Tran v. Lumpkin

Filing 33

MEMORANDUM OPINION AND ORDER, Federal habeas corpus relief is DENIED and Petitioner Billy Minh Trans Petition for Writ of Habeas Corpus pursuant to 28 U.S.C. § 2254 is DISMISSED WITH PREJUDICE as untimely; re 1 Petition for Writ of Habeas Corpus, filed by Billy Minh Tran, No Certificate of Appealability shall issue in this case; and all remaining motions, if any, are DENIED, and this case is now CLOSED. Signed by Judge Xavier Rodriguez. (wg)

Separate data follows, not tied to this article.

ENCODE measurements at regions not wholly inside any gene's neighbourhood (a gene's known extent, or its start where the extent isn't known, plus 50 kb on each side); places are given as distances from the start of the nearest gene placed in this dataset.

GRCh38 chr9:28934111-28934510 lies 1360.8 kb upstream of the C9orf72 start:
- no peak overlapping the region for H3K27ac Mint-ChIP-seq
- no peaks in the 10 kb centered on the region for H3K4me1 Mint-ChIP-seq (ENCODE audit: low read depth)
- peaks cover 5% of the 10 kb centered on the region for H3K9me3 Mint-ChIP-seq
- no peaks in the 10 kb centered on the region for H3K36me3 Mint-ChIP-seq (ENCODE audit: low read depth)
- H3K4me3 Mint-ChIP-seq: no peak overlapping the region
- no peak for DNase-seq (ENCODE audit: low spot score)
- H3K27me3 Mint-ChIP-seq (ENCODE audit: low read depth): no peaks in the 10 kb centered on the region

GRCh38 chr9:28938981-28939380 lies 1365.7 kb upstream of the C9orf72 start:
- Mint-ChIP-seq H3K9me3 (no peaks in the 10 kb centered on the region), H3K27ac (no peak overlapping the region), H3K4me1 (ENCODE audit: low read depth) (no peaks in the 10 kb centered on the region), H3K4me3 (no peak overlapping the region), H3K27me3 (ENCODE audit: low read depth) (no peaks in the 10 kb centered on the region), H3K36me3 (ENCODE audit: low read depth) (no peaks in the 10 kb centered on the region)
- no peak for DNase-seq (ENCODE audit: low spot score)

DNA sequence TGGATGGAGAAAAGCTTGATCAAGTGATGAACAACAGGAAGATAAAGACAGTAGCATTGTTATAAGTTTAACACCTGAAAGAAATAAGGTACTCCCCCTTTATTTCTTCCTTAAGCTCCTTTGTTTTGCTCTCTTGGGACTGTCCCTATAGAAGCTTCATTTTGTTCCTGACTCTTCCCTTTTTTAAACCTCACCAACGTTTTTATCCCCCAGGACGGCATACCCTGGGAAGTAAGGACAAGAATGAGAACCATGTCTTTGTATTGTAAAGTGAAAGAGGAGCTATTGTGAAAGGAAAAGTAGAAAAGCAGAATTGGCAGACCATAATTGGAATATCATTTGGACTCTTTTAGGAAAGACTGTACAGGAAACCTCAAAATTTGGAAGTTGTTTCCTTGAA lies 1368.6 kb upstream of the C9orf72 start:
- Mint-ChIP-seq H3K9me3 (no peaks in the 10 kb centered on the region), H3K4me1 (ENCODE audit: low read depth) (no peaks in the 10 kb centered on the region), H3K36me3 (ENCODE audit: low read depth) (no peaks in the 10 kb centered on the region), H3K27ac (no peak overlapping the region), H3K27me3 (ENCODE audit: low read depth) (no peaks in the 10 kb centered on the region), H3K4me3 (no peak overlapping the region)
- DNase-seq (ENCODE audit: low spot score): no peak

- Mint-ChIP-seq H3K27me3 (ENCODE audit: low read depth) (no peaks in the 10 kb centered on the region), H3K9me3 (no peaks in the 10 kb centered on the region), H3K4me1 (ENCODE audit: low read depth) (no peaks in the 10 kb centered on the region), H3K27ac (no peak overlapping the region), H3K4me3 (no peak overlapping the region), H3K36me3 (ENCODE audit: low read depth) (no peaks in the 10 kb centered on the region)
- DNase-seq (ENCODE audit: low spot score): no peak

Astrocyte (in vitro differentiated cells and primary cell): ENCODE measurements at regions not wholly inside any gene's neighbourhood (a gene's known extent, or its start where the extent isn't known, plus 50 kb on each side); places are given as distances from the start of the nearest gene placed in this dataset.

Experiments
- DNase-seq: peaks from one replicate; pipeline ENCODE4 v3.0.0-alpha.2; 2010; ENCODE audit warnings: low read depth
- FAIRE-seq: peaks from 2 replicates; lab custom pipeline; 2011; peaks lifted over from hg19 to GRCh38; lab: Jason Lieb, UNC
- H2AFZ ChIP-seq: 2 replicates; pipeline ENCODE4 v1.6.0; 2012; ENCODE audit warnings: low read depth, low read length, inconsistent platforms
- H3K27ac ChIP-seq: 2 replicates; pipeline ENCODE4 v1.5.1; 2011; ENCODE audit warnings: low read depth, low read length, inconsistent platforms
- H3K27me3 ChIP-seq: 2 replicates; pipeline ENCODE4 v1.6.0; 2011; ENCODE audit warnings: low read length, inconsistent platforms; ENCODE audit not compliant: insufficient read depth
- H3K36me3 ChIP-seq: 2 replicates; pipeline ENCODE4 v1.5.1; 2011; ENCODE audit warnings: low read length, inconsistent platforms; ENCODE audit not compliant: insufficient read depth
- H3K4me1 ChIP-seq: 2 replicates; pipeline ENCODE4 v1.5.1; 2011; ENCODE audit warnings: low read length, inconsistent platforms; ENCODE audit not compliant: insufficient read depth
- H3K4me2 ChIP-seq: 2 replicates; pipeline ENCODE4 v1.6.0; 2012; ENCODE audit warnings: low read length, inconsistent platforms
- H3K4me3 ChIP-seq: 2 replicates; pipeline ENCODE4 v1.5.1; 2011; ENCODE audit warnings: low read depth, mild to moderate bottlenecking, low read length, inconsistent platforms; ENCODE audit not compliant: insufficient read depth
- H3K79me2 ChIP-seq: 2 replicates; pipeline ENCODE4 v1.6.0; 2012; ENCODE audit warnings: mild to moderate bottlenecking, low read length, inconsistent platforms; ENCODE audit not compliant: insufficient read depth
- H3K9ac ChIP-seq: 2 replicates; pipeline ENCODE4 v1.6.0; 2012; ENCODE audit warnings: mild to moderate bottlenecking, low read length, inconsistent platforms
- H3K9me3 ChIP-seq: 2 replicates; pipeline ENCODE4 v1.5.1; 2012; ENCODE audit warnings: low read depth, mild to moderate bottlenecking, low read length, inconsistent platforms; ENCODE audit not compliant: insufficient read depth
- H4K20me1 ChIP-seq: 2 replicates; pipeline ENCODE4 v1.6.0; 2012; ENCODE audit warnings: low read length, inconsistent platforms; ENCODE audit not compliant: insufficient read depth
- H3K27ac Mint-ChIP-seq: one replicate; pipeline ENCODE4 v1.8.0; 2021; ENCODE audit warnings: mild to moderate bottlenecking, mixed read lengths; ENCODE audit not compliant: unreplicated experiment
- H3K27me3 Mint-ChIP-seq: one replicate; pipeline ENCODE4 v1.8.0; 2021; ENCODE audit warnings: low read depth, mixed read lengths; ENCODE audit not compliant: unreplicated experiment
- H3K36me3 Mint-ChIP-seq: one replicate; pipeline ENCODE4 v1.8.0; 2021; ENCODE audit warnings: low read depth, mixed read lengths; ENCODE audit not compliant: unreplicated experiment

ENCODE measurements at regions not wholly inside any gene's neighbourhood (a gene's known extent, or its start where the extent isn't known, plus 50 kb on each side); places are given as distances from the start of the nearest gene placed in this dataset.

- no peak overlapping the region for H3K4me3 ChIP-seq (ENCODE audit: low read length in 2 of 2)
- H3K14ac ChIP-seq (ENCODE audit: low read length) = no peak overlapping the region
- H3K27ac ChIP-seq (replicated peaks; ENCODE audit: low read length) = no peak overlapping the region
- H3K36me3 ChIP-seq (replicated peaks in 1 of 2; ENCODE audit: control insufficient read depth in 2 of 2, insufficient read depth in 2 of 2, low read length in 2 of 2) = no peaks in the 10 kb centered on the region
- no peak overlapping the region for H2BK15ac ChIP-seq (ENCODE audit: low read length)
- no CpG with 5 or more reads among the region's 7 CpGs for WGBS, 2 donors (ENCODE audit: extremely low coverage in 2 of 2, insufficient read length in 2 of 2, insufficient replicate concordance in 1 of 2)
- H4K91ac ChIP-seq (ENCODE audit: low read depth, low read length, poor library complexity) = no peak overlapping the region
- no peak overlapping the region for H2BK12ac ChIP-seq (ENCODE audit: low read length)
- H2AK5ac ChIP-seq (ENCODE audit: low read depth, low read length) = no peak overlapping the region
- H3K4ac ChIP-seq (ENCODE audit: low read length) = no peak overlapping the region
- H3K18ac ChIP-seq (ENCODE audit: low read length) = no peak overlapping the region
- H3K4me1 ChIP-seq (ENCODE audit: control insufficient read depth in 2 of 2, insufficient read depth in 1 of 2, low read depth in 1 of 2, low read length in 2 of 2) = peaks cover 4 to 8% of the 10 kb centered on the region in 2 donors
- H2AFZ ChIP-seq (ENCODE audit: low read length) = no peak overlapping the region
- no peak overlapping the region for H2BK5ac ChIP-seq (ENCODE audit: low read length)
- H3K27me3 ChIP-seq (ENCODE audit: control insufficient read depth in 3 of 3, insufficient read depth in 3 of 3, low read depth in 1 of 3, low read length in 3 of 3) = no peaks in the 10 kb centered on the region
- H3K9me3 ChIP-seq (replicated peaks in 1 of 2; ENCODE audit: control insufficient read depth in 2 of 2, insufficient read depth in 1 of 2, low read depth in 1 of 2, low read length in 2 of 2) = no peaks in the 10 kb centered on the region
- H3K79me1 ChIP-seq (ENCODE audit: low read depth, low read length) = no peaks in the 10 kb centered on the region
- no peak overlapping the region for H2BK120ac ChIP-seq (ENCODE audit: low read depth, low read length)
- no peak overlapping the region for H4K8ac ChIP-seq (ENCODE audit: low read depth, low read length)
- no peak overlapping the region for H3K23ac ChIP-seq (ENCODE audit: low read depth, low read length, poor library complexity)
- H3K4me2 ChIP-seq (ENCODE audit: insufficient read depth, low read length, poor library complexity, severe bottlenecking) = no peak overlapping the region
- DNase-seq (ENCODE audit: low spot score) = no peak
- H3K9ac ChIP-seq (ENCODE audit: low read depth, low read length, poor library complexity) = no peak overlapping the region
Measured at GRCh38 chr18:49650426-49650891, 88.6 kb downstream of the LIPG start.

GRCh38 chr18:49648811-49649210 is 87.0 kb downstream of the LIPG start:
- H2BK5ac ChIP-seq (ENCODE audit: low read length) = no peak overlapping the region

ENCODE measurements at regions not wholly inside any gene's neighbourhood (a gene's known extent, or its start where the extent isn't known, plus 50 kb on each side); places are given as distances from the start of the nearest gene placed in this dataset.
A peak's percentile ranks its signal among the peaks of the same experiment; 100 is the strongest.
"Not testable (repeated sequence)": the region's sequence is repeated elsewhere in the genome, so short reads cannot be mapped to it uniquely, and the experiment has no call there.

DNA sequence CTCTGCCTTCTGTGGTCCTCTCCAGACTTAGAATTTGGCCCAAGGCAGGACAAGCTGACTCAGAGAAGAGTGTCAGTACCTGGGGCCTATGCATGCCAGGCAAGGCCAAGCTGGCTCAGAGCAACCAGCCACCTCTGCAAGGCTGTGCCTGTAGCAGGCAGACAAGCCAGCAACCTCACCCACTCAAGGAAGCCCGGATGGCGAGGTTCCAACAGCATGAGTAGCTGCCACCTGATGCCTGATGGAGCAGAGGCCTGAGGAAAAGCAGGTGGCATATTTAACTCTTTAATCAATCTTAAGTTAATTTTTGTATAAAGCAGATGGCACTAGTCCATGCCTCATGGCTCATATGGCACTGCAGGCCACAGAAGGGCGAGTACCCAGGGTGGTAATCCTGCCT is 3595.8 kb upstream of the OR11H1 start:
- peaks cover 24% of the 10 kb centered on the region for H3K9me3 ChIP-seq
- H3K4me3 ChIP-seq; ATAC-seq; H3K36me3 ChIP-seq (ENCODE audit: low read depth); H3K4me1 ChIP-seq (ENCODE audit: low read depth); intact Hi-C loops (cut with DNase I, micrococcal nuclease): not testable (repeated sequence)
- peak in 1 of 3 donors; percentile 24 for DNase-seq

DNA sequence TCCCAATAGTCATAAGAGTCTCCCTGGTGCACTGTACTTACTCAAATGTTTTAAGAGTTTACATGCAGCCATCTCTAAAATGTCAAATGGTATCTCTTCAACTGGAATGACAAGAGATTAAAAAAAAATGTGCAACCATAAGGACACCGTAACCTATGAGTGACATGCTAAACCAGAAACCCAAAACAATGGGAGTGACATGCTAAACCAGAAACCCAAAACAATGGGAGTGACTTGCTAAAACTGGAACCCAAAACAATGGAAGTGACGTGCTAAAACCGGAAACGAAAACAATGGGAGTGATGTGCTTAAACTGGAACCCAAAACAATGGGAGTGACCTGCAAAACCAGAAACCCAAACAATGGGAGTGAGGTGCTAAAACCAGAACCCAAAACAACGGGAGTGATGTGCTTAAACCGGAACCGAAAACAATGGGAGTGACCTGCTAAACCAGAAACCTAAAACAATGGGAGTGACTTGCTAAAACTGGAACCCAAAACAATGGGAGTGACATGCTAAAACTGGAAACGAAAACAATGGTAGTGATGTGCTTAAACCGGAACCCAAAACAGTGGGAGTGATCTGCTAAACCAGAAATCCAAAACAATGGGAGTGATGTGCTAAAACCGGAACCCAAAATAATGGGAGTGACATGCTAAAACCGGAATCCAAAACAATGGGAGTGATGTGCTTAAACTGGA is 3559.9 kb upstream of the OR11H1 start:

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UNITED STATES DISTRICT COURT WESTERN DISTRICT OF TEXAS SAN ANTONIO DIVISION BILLY MINH TRAN, TDCJ No. 02044506, Petitioner, v. BOBBY LUMPKIN, Director, Texas Department of Criminal Justice, Correctional Institutions Division, Respondent. § § § § § § § § § § § § CIVIL NO. SA-23-CA-01159-XR MEMORANDUM OPINION AND ORDER Before the Court are pro se Petitioner Billy Minh Tran’s Petition for Writ of Habeas Corpus Pursuant to 28 U.S.C. § 2254 (ECF No. 1) and Memorandum in Support (ECF No. 2), Respondent Bobby Lumpkin’s Answer (ECF No. 17), and Petitioner’s Reply (ECF No. 32) thereto. In his § 2254 petition, Petitioner challenges the constitutionality of his 2016 state court murder convictions, arguing (1) the trial judge was disqualified from presiding over his trial because she did not submit a valid oath of office, (2) the trial court lacked jurisdiction over his case, (3) the trial court, counsel, and the State conspired to deny Petitioner his constitutional rights due to his race, and (4) he was denied the right to counsel due to counsel’s conflict of interest. In his answer, Respondent contends Petitioner’s federal habeas petition should be dismissed with prejudice as untimely. Having carefully considered the record and pleadings submitted by both parties, the Court agrees with Respondent that Petitioner’s allegations are barred from federal habeas review by the one-year statute of limitations embodied in 28 U.S.C. § 2244(d)(1). Thus, for the reasons discussed below, the Court concludes Petitioner is not entitled to federal habeas corpus relief or a certificate of appealability. I. Procedural History In January 2016, Petitioner plead guilty in Bexar County to two counts of murder and was sentenced, pursuant to the plea bargain agreement, to two consecutive life sentences. State v. Tran, Nos. 2015CR12246W and 2015CR12247W (144th Dist. Ct., Bexar Cnty., Tex. Jan. 14, 2016).1 The Fourth Court of Appeals dismissed Petitioner’s subsequent appeal because he waived the right to appeal as part of the plea bargain agreement. Tran v. State, Nos. 04-16-00049-CR and 04-1600050-CR, 2016 WL 2585618 (Tex. App.─San Antonio, May 4, 2016, no pet.).2 Petitioner did not file a petition for discretionary review (PDR) with the Texas Court of Criminal Appeals.3 Instead, Petitioner challenged the constitutionality of his state court murder convictions by filing two applications for state habeas corpus relief on October 9, 2021, at the earliest.4 Ex parte Tran, Nos. 26,534-03, -04 (Tex. Crim. App.).5 At Petitioner’s request, the Texas Court of Criminal Appeals dismissed these applications without written order on January 26, 2022, and February 2, 2022.6 Seven months later, Petitioner filed two more state habeas applications challenging his underlying murder convictions, both of which were eventually denied by the Texas Court of 1 ECF Nos. 18-1 at 6-14 (Plea Agreement), 149-50 (Judgment); 18-2 at 6-14 (Plea Agreement), 146-47 (Judgment). 2 ECF No. 18-3. 3 See, search for “Tran, Billy” last visited March 25, 2024. 4 Because of Petitioner’s pro se status, the prison mailbox rule applies to his state habeas applications. Richards v. Thaler, 710 F.3d 573, 579 (5th Cir. 2013) (extending mailbox rule to state habeas application delivered to prison authorities for mailing). 5 ECF Nos. 18-11 at 4-19; 18-23 at 4-19. 6 ECF Nos. 18-19; 18-31. 2 Criminal Appeals without written order on January 11, 2023. Ex parte Tran, Nos. 26,534-06, -07 (Tex. Crim. App.).7 Thereafter, Petitioner placed the instant federal habeas corpus petition in the prison mail system on August 30, 2023.8 II. Timeliness Analysis Respondent contends Petitioner’s federal habeas petition is barred by the one-year limitation period of 28 U.S.C. § 2244(d). Section 2244(d) provides, in relevant part, that: (1) A 1-year period of limitation shall apply to an application for a writ of habeas corpus by a person in custody pursuant to the judgment of a State court. The limitation period shall run from the latest of— (A) the date on which the judgment became final by the conclusion of direct review or the expiration of the time for seeking such review. In this case, Petitioner’s murder convictions became final June 3, 2016, when the time for filing a PDR with the Texas Court of Criminal Appeals expired. See Tex. R. App. P. 68.2 (providing a PDR must be filed within thirty days following entry of the court of appeals’ judgment); Mark v. Thaler, 646 F.3d 191, 193 (5th Cir. 2011) (holding that when a petitioner elects not to file a PDR, his conviction becomes final under AEDPA at the end of the 30–day period in which he could have filed the petition) (citation omitted). As a result, the limitations period under § 2244(d) for filing a federal habeas petition challenging his underlying convictions expired a year later on Monday, June 5, 2017.9 7 ECF Nos. 19-1 at 4-19; 19-6; 19-9 at 4-19; 19-15. 8 ECF No. 1 at 11. 9 Because the end of the limitations period fell on a Saturday, the limitations period continued to run until the following Monday. See Flanagan v. Johnson, 154 F.3d 196, 202 (5th Cir. 1998) (finding Rule 6(a) of the Federal Rules of Civil Procedure applies to computation of AEDPA’s limitations period). 3 Petitioner did not file his § 2254 petition until August 30, 2023—over six years after the limitations period expired. Thus, his petition is barred by AEDPA’s one-year statute of limitations unless it is subject to either statutory or equitable tolling. A. Statutory Tolling Petitioner does not satisfy any of the statutory tolling provisions found under 28 U.S.C. § 2244(d)(1). There has been no showing of an impediment created by the state government that violated the Constitution or federal law which prevented Petitioner from filing a timely petition. 28 U.S.C. § 2244(d)(1)(B). There has also been no showing of a newly recognized constitutional right upon which the petition is based, and there is no indication that the claims could not have been discovered earlier through the exercise of due diligence. 28 U.S.C. § 2244(d)(1)(C)-(D). Similarly, Petitioner is not entitled to statutory tolling under 28 U.S.C. § 2244(d)(2). Section 2244(d)(2) provides that “[t]he time during which a properly filed application for State post-conviction or other collateral review with respect to the pertinent judgment or claim is pending shall not be counted toward any period of limitation under this subsection.” Petitioner did challenge the instant convictions by filing several applications for state post-conviction relief, the first of which were filed in October 2021. But as discussed previously, Petitioner’s limitations period for filing a federal petition expired at the beginning of June 2017. Because the state habeas applications were filed well after the time for filing a federal petition under § 2244(d)(1) had lapsed, they do not toll the one-year limitations period. See 28 U.S.C. § 2244(d)(2); Scott v. Johnson, 227 F.3d 260, 263 (5th Cir. 2000). Thus, the instant § 2254 petition, filed August 30, 2023, is still over six years late. 4 B. Equitable Tolling In some cases, the limitations period may be subject to equitable tolling. The Supreme Court has made clear that a federal habeas corpus petitioner may avail himself of the doctrine of equitable tolling “only if he shows (1) that he has been pursuing his rights diligently, and (2) that some extraordinary circumstance stood in his way and prevented timely filing.” McQuiggin v. Perkins, 569 U.S. 383, 391 (2013) (citing Holland v. Florida, 560 U.S. 631, 649 (2010)). However, equitable tolling is only available in cases presenting “rare and exceptional circumstances,” United States v. Riggs, 314 F.3d 796, 799 (5th Cir. 2002), and is “not intended for those who sleep on their rights.” Manning v. Epps, 688 F.3d 177, 183 (5th Cir. 2012). Neither Petitioner’s § 2254 petition nor his reply brief provide a valid argument for equitably tolling the limitations period in this case. Even with the benefit of liberal construction, Petitioner has provided no reasonable justification to this Court for the application of equitable tolling, as a petitioner’s ignorance of the law, lack of legal training or representation, and unfamiliarity with the legal process do not rise to the level of a rare or exceptional circumstance which would warrant equitable tolling of the limitations period. U.S. v. Petty, 530 F.3d 361, 36566 (5th Cir. 2008); see also Sutton v. Cain, 722 F.3d 312, 316-17 (5th Cir. 2013) (a garden variety claim of excusable neglect does not warrant equitable tolling). Moreover, Petitioner fails to demonstrate that he has been pursuing his rights diligently. Petitioner’s direct appeal of his conviction was dismissed by the intermediate court of appeals in May 2016, yet Petitioner waited until October 2021 to file his first two state habeas corpus applications challenging his convictions and consecutive life sentences. This delay alone weighs against a finding of diligence. See Stroman v. Thaler, 603 F.3d 299, 302 (5th Cir. 2010) (affirming the denial of equitable tolling where the petitioner had waited seven months to file his state 5 application). Petitioner also fails to explain why he waited another seven months after the Texas Court of Criminal Appeals denied his latest state habeas applications in January 2023 before filing the instant federal petition in this Court. Consequently, because Petitioner fails to assert any specific facts showing that he was prevented, despite the exercise of due diligence on his part, from timely filing his federal habeas corpus petition in this Court, his petition is untimely and barred by § 2244(d)(1). III. Certificate of Appealability The Court must now determine whether to issue a certificate of appealability (COA). See Rule 11(a) of the Rules Governing § 2254 Proceedings; Miller–El v. Cockrell, 537 U.S. 322, 33536 (2003) (citing 28 U.S.C. § 2253(c)(1)). A COA may issue only if a petitioner makes “a substantial showing of the denial of a constitutional right.” 28 U.S.C. § 2253(c)(2). The Supreme Court has explained that the showing required under § 2253(c)(2) is straightforward when a district court has rejected a petitioner’s constitutional claims on the merits: The petitioner must demonstrate “that reasonable jurists would find the district court’s assessment of the constitutional claims debatable or wrong.” Slack v. McDaniel, 529 U.S. 473, 484 (2000). This requires a petitioner to show “that reasonable jurists could debate whether the petition should have been resolved in a different manner or that the issues presented were ‘adequate to deserve encouragement to proceed further.’” Miller–El, 537 U.S. at 336 (citation omitted). The issue becomes somewhat more complicated when the district court denies relief on procedural grounds. Id. In that case, the petitioner seeking COA must show both “that jurists of reason would find it debatable whether the petition states a valid claim of the denial of a constitutional right and that jurists of reason would find it debatable whether the district court was correct in its procedural ruling.” Gonzalez v. Thaler, 565 U.S. 134, 140-41 (2012) (citing Slack, 6 529 U.S. at 484). A COA should issue if the petitioner not only shows that the lower court’s procedural ruling is debatable among jurists of reason, but also makes a substantial showing of the denial of a constitutional right. A district court may deny a COA sua sponte without requiring further briefing or argument. See Alexander v. Johnson, 211 F.3d 895, 898 (5th Cir. 2000). Here, the one-year statute of limitations found in the AEDPA has been in place since 1996, yet Petitioner provided no reasonable justification for missing the filing deadline by over six years. Thus, for the reasons discussed herein, the Court concludes that jurists of reason would not debate whether Petitioner was entitled to federal habeas relief, and a COA will not issue. IV. Conclusion After careful consideration, the Court concludes that Petitioner’s § 2254 petition (ECF No. 1) is barred from federal habeas corpus relief by the statute of limitations set forth in 28 U.S.C. § 2244(d). As a result, Petitioner is not entitled to federal habeas corpus relief. Accordingly, IT IS HEREBY ORDERED that: 1. Federal habeas corpus relief is DENIED and Petitioner Billy Minh Tran’s Petition for Writ of Habeas Corpus pursuant to 28 U.S.C. § 2254 (ECF No. 1) is DISMISSED WITH PREJUDICE as untimely; 2. No Certificate of Appealability shall issue in this case; and 3. All remaining motions, if any, are DENIED, and this case is now CLOSED. 7 It is so ORDERED. SIGNED this 25th day of March, 2024. _________________________________ XAVIER RODRIGUEZ UNITED STATES DISTRICT JUDGE 8